2.5. Histology and Histomorphometry Assessment of Colon Tissues

All sections for light microscopy were fixed in 10% buffered formalin, embedded in paraffin wax, sectioned, and stained with haematoxylin and eosin (H&E). Accuscope TS view, China was used to capture images and to evaluate morphological changes and measurement of histomorphometry variables.

2.6. Determination of Blood Parameters

Blood samples (1 mL) were analyzed using an automated machine following blood sample collection from cardiac puncture into a 5 mL heparinized bottle. Each of the samples collected were ran sequentially using KX-21 haematological analyzer by Symex Kobe® Japan.

2.7. Lipid Peroxidation Determination

This was assessed by measuring the formation of thiobarbituric acid reactive substances (TBARS) according to the method described by Varshney and Kale [18] . The method described the value of malondialdehyde (MDA) in the tissue homogenates during lipid peroxidation with thiobarbituric acid (TBA) forming a pinkish MDA-TBA complex that was read spectrophotometrically at 532 nm.

2.8. Determination of Antioxidant Status in Colonic Tissues

Catalase activity was determined according to the method described by Sinha [19] . The procedure described the reduction of dichromate in the presence of acetic acid to chromic acetate when heated in the presence of H2O2, with the formation of perchromic acid as an unstable intermediate. The resultant chromic acetate was determined spectrophotometrically at 530 nm. Superoxide Dismutase (SOD) method described by Misra and Fridovich [20] was adopted using o.5 mL of tissue homogenates which was added to 2.5 ml of 0.05 M carbonate buffer at pH 10.2 to equilibrate in glass cuvette. The reaction commenced with the addition of 0.3 mL freshly prepared 0.3 mM epinephrine. Increase in absorbance at 480 nm was observed every 30 s for 1 min and 1 unit of SOD activity was given as amount of SOD expected to cause 50% inhibition of the oxidation of adrenaline.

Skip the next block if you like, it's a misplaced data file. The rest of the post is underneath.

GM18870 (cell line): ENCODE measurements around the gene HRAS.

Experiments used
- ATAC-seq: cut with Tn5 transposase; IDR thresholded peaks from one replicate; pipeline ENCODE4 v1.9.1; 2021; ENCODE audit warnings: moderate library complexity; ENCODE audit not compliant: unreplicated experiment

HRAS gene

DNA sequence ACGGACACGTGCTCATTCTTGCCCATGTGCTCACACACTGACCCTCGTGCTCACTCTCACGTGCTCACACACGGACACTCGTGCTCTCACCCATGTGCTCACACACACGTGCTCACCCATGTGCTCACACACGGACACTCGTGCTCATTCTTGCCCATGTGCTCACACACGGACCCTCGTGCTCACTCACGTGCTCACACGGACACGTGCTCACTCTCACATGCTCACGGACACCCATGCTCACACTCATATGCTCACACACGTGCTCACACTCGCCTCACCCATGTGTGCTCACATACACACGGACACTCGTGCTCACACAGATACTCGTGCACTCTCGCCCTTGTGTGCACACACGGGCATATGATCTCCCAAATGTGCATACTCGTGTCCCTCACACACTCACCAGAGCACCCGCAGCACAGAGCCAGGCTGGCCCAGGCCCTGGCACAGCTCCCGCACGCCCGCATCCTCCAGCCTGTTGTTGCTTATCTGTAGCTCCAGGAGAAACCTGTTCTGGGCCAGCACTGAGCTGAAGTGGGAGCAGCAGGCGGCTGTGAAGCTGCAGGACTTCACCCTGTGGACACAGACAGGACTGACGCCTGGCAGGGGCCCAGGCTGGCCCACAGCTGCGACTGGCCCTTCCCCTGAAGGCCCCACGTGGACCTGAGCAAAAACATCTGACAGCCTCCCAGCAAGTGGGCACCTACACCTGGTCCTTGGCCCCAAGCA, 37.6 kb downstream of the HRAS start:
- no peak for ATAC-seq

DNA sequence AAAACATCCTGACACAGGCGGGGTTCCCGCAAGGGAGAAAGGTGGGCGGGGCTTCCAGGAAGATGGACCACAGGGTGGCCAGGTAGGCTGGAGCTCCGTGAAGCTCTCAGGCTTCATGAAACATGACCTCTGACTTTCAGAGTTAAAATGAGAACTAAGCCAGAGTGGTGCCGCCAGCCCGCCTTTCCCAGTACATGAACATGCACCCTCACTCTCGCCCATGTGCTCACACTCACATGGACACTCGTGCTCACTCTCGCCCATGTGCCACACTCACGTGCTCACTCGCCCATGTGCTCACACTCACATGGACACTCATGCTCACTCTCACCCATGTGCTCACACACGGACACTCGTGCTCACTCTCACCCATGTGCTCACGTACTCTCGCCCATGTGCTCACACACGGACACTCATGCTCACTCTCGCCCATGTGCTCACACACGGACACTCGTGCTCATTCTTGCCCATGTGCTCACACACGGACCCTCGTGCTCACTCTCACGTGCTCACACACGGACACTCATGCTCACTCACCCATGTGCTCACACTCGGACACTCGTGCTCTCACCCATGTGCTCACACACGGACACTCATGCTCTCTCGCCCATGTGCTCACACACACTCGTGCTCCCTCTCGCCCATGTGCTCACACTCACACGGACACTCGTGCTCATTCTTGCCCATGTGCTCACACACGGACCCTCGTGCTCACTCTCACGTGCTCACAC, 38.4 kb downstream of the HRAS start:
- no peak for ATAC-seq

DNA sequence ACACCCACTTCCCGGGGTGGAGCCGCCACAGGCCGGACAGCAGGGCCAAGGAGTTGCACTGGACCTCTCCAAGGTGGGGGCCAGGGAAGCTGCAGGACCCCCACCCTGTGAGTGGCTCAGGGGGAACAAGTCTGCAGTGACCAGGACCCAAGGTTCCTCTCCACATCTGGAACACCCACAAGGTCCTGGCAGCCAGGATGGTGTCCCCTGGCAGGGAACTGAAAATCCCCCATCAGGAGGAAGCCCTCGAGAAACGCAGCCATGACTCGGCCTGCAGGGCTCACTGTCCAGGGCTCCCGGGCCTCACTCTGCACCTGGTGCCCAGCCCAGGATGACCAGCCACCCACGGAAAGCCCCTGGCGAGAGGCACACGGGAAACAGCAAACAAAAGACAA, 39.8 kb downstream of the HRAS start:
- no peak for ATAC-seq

2.9. Determination of Total Nitrite

Total tissue nitrite determination was done using the method described by Ignarro et al. [21] . The assay relies on a diazotization reaction that was originally described by Griess [22] , which uses sulfanilamide and N-1-napthylethylenediamine dihydrochloride (NED) under acidic (phosphoric acid) conditions.

2.10. Determination of Myeloperoxidase Activity

The method described by Kim et al. [23] was adopted using tissue homogenates.

2.11. RNA Extraction and Quantification of Absolute Real-Time PCR

Total RNA was obtained with RNeasy Mini Kit from Qiagen, Japan and the protocol was followed strictly. Briefly, 30 mg of sample were stored in RNAlater RNA stabilization reagent, (Qiagen®) pending homogenization. Tissue was thawed on ice and subsequently homogenized after lysing with appropriate lysing buffer at 4˚C. The lysate was centrifuged for 3 minutes at maximum speed and supernatant was carefully pipetted. Ethanol (70%) was added to the pipetted supernatant, volume for volume and mixed well. The mixture (700 μL) was added to 2 mL RNeasy spin column and centrifuged for 15 seconds at >8000 x g. The flow-through was discarded and another 700 μL wipeout buffer (RW1) added to the spin column, this was centrifuged at >8000 x g for 15 sec.